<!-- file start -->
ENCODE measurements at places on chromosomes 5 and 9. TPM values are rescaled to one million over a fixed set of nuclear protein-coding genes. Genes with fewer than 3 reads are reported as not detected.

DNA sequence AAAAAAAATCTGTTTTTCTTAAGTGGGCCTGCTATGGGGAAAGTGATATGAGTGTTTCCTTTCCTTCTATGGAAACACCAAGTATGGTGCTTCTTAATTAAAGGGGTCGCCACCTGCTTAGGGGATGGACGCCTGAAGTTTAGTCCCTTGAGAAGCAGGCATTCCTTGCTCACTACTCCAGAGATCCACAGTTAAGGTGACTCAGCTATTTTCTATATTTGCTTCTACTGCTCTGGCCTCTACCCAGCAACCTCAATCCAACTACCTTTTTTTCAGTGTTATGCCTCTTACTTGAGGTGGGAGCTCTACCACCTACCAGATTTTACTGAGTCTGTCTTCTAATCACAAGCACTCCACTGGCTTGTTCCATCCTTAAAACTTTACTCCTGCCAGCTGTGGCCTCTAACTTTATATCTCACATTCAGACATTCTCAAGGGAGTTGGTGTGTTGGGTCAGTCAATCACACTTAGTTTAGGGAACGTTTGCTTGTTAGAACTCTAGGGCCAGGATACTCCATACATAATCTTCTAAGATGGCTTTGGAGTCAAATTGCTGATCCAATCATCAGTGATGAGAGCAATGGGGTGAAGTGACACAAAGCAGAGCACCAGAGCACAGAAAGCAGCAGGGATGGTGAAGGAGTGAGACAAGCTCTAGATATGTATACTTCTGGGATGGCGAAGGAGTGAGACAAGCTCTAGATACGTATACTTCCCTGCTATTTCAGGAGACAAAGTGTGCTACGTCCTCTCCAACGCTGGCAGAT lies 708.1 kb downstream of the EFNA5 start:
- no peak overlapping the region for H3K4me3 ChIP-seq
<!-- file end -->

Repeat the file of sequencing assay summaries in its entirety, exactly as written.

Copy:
ENCODE measurements at places on chromosomes 5 and 9. TPM values are rescaled to one million over a fixed set of nuclear protein-coding genes. Genes with fewer than 3 reads are reported as not detected.

DNA sequence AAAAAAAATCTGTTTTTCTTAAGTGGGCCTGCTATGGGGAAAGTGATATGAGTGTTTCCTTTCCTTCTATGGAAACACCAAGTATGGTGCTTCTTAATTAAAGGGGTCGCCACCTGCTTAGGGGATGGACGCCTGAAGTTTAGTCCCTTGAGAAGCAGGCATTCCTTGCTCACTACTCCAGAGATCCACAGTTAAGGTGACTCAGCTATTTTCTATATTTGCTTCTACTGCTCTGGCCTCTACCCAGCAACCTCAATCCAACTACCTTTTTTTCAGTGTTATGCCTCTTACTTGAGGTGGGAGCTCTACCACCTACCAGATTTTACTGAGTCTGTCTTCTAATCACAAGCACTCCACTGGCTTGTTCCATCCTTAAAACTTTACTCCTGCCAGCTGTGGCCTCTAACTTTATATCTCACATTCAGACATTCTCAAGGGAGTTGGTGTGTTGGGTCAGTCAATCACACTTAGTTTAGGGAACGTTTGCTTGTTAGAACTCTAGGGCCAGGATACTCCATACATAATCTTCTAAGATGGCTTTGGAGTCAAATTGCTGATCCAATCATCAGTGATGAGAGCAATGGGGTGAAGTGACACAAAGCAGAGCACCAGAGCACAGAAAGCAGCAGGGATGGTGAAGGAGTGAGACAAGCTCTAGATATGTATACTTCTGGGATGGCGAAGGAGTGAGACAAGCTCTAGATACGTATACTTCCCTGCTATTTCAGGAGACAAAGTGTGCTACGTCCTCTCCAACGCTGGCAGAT lies 708.1 kb downstream of the EFNA5 start:
- no peak overlapping the region for H3K4me3 ChIP-seq